Trying to find the young thieves who visit town to enter unlocked vehicles overnight, — stealing from some of them and, when the keys are left inside, sometimes stealing the cars themselves — is like looking for a needle in a haystack for police, a Darien police captain recently told the Board of Selectmen.
For the patrol officers on the night shift, there aren’t predictable places to look for the thieves, Marron said. “It’s all over town — it’s not just the borders, it’s not the dead-end roads. It’s just all over, so there’s no real prediction ability there,” Capt. Jeremiah Marron said.
There are more reports of unlocked vehicles being entered in the warmer weather, he said.
Combatting the crime is a priority, Marron said: “[For] our midnight shift, other than public safety [in general], it’s the top priority to try to be on top of this.” But he added: “It’s a needle-in-a-haystack type of thing — you can’t be in every neighborhood at all times.
“A lot of these suspects are on foot, hiding in the woods, hiding between cars, driving with their headlights off — in stolen cars, already,” so they’re hard to spot even when police are driving by, he said.
“But I am happy to say that our Detective Division, as busy as they are, have had some success with the followup investigations and the making of arrests,” he said.
Marron delivered the Police Department’s quarterly report at the meeting late last month between heads of town departments and the Board of Selectmen.
“We’ve had […] our biggest level of success on or followup investigations — just networking with other [police] agencies. We’ll get occasions where other agencies will make arrests, and most of the time it’s juveniles, and those juveniles are willing to speak to the agencies that have them in custody,” he said.
“They kind of give or forecast information that may be beneficial to us — where they’re saying ‘Thursday night is the night that the kids are coming down from Hartford to look for cars in Greenwich, Darien and New Canaan,'” he said. That can help patrol officers be more watchful on a particular night, he said.
Marron was asked by Selectman Susan Marks about people who report incidents to police after failing to lock their cars: “Does it faze them at all — what are they not getting?”
“Faze them? No,” Marron said. “And that’s the disturbing part.” And a lot of the incidents, he added, are from police canvassing neighborhoods after one report, only to find several others, oftentimes, from people who spoke to police only after an officer knocked on their door, sometimes after spotting a car with an open door.
You can see Marron’s 4 1/2-minute discussion with selectman about thieves entering unlocked vehicles on this Darien TV79 video, from time stamps 1:14:35 to 1:19:00:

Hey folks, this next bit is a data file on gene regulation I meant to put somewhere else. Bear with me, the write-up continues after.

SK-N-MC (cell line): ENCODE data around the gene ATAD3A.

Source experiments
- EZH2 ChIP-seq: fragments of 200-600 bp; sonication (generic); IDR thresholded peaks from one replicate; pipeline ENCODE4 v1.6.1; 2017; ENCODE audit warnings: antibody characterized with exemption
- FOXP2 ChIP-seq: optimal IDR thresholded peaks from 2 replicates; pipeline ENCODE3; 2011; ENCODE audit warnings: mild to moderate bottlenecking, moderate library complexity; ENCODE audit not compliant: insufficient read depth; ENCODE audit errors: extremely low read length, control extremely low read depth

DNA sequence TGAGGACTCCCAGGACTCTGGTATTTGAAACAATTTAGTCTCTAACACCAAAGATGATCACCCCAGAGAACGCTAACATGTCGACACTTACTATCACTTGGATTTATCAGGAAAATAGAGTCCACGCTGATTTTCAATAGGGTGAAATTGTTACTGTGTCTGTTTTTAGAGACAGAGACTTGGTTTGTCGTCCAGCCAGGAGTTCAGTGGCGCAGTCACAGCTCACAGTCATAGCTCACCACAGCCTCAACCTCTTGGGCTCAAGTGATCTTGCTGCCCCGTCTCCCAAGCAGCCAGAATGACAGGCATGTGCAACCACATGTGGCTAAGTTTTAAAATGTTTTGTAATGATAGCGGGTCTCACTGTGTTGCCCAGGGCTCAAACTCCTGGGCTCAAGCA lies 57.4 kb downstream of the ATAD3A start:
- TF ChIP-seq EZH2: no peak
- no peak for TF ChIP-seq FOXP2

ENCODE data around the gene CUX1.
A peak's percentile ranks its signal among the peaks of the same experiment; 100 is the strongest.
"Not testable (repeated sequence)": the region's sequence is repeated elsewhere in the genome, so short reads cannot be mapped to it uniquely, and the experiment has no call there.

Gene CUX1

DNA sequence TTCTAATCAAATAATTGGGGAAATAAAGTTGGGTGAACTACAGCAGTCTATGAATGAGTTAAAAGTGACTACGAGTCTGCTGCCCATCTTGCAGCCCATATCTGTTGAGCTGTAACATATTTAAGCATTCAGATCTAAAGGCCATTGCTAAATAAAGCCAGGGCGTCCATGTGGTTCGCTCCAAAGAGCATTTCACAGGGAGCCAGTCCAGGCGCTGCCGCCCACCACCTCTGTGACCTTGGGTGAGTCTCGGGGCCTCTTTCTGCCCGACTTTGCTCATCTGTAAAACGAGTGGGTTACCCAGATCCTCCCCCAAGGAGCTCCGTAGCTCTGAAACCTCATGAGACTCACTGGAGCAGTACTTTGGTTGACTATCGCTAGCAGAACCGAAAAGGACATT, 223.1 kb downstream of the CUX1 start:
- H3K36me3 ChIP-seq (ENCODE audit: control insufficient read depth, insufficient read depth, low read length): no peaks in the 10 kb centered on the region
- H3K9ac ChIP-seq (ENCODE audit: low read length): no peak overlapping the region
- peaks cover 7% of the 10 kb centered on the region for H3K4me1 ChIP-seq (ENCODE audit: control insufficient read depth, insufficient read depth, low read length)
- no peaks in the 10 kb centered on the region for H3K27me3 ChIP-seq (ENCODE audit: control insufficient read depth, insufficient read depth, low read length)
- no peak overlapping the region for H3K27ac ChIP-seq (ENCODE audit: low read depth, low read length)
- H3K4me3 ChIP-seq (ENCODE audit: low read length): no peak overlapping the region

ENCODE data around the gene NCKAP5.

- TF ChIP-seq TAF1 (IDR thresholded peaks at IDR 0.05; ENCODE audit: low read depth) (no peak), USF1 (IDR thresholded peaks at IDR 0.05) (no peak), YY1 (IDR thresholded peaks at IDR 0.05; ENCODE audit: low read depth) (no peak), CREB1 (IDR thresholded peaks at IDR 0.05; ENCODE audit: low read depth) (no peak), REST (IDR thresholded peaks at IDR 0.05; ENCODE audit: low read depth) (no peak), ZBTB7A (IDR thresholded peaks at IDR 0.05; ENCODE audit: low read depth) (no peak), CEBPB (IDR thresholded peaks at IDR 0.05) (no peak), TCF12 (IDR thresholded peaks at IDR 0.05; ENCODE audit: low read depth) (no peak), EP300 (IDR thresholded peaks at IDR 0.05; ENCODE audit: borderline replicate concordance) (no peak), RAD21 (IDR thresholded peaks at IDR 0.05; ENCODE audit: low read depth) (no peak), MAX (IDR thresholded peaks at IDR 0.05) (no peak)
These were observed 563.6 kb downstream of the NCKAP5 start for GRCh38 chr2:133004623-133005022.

First Selectman Jayme Stevenson had other questions for Marron about the phenomenon.
“So I know it’s an issue in all communities,” she said. “What’s your sense in teerms of, sort of like, per capita — are we the norm?”
Marron: “I think we’re below the norm — below the norm in car burglary numbers — and just to be clear, that’s unlocked cars that are being entered, whether items are being taken or not, just simply being entered.
“I have a feeling that, per capita, our stolen car rate is a lot higher than some of the other towns. So that means more keys are being left in cars. And what people don’t realize sometimes is some of the higher-end vehicles which we see in town here, when the cars are locked, their mirrors fold in.
“So at night, when you’re driving around and you see a higher-end vehicle with the mirrors out — that’s an indicator to these suspects that the cars already are unlocked.”
Most of these cars use key fobs to allow the cars to start, and many people, for the sake of convenience, just leave the fobs in the car. “When they wake up, their car is gone and involved in robberies, [police] pursuits and a lot heavier degrees of crimes in other cities,” he said. “So it’s challenging for the whole area.”
Marron didn’t mention it, but some police announcements about car thefts have mentioned stolen vehicles from Darien found parked in another community, usually a city in Connecticut. In more than one case, Darien police detectives have gone to the scene to “process” the car, looking for fingerprints or other evidence the thieves may have left behind.
Overall, Marron said, the detectives’ successes give “hope that that’s a deterrent on its own, and we can show that a town like Darien will invest its time in investigations, and maybe it’s not the best town to come to to commit these types of crimes.”